“But wasn’t he in the Navy during the war?” I asked my dad a few days before Grandpa arrived. I imagined the scars being remnants of some heroic deed that he must have performed—pulling wounded men off a flaming battleship and swimming them three miles to shore.
My dad just laughs. “He talks like a war hero,” he says, shaking his head “but he never saw any combat.”
The fireflies are coming out in full force now, a few hundred blinking lights hovering above the front lawn. I try to keep my eyes on one that flies near the porch, but between glows it floats back out to the lawn and gets lost in the group.
My grandpa is still staring across the front yard, his eyes wide. “I’ve never seen so many lights,” he says. “Not since the ship yards.” I wait, expecting him to explain, but he sits silently.
“What was it like?” I ask him. “The Navy? The War?”
“Hell,” he replies after a moment’s pause. “War is hell.”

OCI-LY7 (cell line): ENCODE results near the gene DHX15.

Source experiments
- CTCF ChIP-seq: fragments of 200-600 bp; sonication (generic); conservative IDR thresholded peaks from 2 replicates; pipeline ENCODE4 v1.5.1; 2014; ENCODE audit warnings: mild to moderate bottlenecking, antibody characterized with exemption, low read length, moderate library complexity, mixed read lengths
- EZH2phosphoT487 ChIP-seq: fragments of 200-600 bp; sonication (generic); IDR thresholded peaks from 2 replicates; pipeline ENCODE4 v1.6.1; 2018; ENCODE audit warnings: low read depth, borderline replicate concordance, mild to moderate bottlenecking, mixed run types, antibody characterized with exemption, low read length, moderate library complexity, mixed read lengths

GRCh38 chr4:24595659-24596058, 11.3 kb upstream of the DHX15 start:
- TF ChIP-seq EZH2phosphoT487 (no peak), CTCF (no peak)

The line sounds familiar, like something I’ve heard in a movie, or on another one of those cigarette ads. I imagine the tag line: “War without Winston is hell.”
“What was the worst part?” I ask.
He looks at me, the first time he has looked at me since we’ve been on the porch. His large eyes blink a few times. I feel like he’s trying to figure me out—trying to figure out why I’m asking these questions. He extinguishes his cigarette and flicks the butt onto the front lawn. He pulls another one out of the pack and lights it. “That’s where I learned this,” he says, holding out the cigarette between his thumb and forefinger.
The air is silent now. It’s grown cool enough that even the air conditioning units are taking a break. I can only hear my Grandfather’s deep and rattly breathing. He has nearly finished his cigarette, and with each drag, it grows shorter and shorter. One of the fireflies has ventured back over to the porch. It hovers near my grandfather, and I can see his eyes following it. It flies in a few tight circles between our chairs, as if it’s an airplane making its final approach, and then it settles onto the back of my Grandpa’s hand.
For a moment, he stares at it. Then he slowly lifts his hand and watches the glowing bug crawl across his knuckles. Without taking his eyes off of it, he slowly moves his free hand and pinches the bug around its torso. It tries to flutter its wings and its glow turns rapid—an insect SOS, I imagine.